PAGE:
Friday, July 31, 2015

Nature Heals

Nature heals. That two word sentence, combining as it does one of the English language’s most complex words with one of its most soothing, unites an antique intuition and an emerging science, draws upon a body of thought distilled by the Romantics and which remains compelling to contemporary environmental thinkers, is nowhere better explicated than in two classic children’s stories: Heidi by Johanna Spyri (1827 - 1901), and The Secret Garden by Frances Hodgson Burnett (1849 –1924). Is it coincidental that they are both female writers? I suspect not.

Thursday, July 30, 2015

A Montrose Morning: birds and the planes overhead

If you rise early on spring morning and join the hushed throng of birders at Montrose Harbor you will hear a loud chorusing of migratory and native birds.  It is greatest free event Chicago has to offer. The birds are mostly invisible within the shrubby shelter of the Magic Hedge whose sole magic is the unexpectedly high density of birds who stop off there after long voyages.

Close your eyes; soak it all in. The birds call each to each, and the wind rustles the leaves of the Magic Hedge and out across the grasses of the sanctuary’s minuscule savanna.  If it rains, listen to drops as they fall on thousands of leafy umbrellas and softly percuss upon the soil.  As your ears attune, and the orbit of your attention radiates, you hear wave after wave roll in and softly break upon the adjacent lake shore.  Do they not lend to your reverie a mesmerizing rhythm? Can you believe that you are in the city? The world is all birdsong, and you are all ears.  Is this why not you were given ears: to immerse yourself for these seconds in the company of birds and hedge and grass and waves and raindrops?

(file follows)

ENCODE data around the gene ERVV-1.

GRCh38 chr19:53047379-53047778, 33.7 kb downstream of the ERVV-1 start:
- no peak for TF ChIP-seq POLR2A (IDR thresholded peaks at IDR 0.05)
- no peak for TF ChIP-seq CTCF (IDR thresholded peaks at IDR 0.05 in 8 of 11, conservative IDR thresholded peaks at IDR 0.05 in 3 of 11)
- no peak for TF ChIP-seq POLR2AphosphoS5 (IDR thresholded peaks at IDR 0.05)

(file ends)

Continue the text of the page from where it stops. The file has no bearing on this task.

A murmur swells, and now there is a slight shuffling of feet, pencils scratch on paper, and then a riot of clicks and camera whirs. “Did you see it, did you see it?”, they whisper. The birders have spotted a rarity. Is it a Kirtland's Warbler? A dozen fingers gesture, but for the life of you, you still can’t see the feathery cause of their excitement.

You close your eyes again, but the spell has been broken. Now instead of the gentle beat of waves on the shore, you hear the hum of traffic on Lake Shore Drive, a pretty but noisy expressway that runs parallel to the lake, no more than half a mile away. Above you an aircraft growls in low over the water preparing to land in O’Hare to the west. And then yet another comes in. Now that’s your attention has been drawn to it the morning chorusing of aircraft is no less busy, though certainly less beautiful, than that of the birds. Your pastoral dream has been broken; yes, yes, you are in the city.